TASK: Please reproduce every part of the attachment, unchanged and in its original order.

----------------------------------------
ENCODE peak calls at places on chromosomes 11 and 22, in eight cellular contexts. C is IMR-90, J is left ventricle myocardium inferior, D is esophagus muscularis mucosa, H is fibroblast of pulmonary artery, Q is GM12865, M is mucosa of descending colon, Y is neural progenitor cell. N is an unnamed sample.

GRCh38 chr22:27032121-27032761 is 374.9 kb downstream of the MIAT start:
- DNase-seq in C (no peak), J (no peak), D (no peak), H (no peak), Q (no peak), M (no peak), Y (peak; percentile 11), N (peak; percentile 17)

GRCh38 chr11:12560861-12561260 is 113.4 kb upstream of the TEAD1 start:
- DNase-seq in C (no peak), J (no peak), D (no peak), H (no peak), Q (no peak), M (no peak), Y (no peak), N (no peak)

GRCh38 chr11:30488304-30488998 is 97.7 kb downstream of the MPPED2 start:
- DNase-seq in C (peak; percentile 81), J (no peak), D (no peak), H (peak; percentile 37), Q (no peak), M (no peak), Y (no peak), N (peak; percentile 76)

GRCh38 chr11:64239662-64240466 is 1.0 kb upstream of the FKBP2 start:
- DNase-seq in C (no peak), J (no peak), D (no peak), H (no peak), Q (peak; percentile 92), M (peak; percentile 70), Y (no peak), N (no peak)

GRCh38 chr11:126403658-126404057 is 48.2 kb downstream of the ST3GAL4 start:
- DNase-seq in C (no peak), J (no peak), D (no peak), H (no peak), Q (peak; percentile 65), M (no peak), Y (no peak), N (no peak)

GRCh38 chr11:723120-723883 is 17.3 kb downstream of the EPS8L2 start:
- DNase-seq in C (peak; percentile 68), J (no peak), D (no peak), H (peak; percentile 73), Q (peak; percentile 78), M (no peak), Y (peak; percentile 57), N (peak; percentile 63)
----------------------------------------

ENCODE peak calls at places on chromosomes 11 and 22, in eight cellular contexts. C is IMR-90, J is left ventricle myocardium inferior, D is esophagus muscularis mucosa, H is fibroblast of pulmonary artery, Q is GM12865, M is mucosa of descending colon, Y is neural progenitor cell. N is an unnamed sample.

GRCh38 chr22:27032121-27032761 is 374.9 kb downstream of the MIAT start:
- DNase-seq in C (no peak), J (no peak), D (no peak), H (no peak), Q (no peak), M (no peak), Y (peak; percentile 11), N (peak; percentile 17)

GRCh38 chr11:12560861-12561260 is 113.4 kb upstream of the TEAD1 start:
- DNase-seq in C (no peak), J (no peak), D (no peak), H (no peak), Q (no peak), M (no peak), Y (no peak), N (no peak)

GRCh38 chr11:30488304-30488998 is 97.7 kb downstream of the MPPED2 start:
- DNase-seq in C (peak; percentile 81), J (no peak), D (no peak), H (peak; percentile 37), Q (no peak), M (no peak), Y (no peak), N (peak; percentile 76)

GRCh38 chr11:64239662-64240466 is 1.0 kb upstream of the FKBP2 start:
- DNase-seq in C (no peak), J (no peak), D (no peak), H (no peak), Q (peak; percentile 92), M (peak; percentile 70), Y (no peak), N (no peak)

GRCh38 chr11:126403658-126404057 is 48.2 kb downstream of the ST3GAL4 start:
- DNase-seq in C (no peak), J (no peak), D (no peak), H (no peak), Q (peak; percentile 65), M (no peak), Y (no peak), N (no peak)

GRCh38 chr11:723120-723883 is 17.3 kb downstream of the EPS8L2 start:
- DNase-seq in C (peak; percentile 68), J (no peak), D (no peak), H (peak; percentile 73), Q (peak; percentile 78), M (no peak), Y (peak; percentile 57), N (peak; percentile 63)